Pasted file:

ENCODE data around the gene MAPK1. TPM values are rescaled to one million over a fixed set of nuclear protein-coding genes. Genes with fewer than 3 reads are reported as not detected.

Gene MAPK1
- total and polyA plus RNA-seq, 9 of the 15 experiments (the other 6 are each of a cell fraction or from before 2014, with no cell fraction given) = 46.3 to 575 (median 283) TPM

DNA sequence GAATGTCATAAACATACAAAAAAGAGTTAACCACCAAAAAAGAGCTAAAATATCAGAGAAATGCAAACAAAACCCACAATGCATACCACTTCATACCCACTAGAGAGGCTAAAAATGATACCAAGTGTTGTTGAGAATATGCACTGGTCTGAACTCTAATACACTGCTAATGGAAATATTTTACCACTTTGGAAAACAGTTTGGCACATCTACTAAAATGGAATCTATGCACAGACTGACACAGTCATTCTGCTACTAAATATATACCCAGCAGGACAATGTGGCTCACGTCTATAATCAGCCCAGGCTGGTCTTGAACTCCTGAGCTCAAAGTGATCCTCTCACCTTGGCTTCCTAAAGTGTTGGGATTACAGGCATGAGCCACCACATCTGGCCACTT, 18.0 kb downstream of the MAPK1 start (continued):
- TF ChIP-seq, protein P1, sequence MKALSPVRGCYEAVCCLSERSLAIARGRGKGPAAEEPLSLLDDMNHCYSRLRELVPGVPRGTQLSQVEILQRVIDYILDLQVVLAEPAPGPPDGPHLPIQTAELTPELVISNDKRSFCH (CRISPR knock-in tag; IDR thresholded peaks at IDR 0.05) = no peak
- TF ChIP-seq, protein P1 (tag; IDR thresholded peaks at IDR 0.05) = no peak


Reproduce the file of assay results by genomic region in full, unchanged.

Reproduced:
ENCODE data around the gene MAPK1. TPM values are rescaled to one million over a fixed set of nuclear protein-coding genes. Genes with fewer than 3 reads are reported as not detected.

Gene MAPK1
- total and polyA plus RNA-seq, 9 of the 15 experiments (the other 6 are each of a cell fraction or from before 2014, with no cell fraction given) = 46.3 to 575 (median 283) TPM

DNA sequence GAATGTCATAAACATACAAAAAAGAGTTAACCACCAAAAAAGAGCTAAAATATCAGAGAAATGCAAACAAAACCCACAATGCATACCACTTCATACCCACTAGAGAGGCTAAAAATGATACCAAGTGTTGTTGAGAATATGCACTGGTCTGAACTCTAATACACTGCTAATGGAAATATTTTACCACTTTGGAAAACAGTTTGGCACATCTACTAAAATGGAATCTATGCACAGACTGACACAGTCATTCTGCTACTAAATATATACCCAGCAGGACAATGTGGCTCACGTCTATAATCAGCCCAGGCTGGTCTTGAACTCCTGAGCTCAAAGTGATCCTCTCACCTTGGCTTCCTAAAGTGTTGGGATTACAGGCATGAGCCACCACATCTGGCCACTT, 18.0 kb downstream of the MAPK1 start (continued):
- TF ChIP-seq, protein P1, sequence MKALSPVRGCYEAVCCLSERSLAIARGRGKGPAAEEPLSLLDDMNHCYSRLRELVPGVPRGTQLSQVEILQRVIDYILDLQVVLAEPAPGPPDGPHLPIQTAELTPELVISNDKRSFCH (CRISPR knock-in tag; IDR thresholded peaks at IDR 0.05) = no peak
- TF ChIP-seq, protein P1 (tag; IDR thresholded peaks at IDR 0.05) = no peak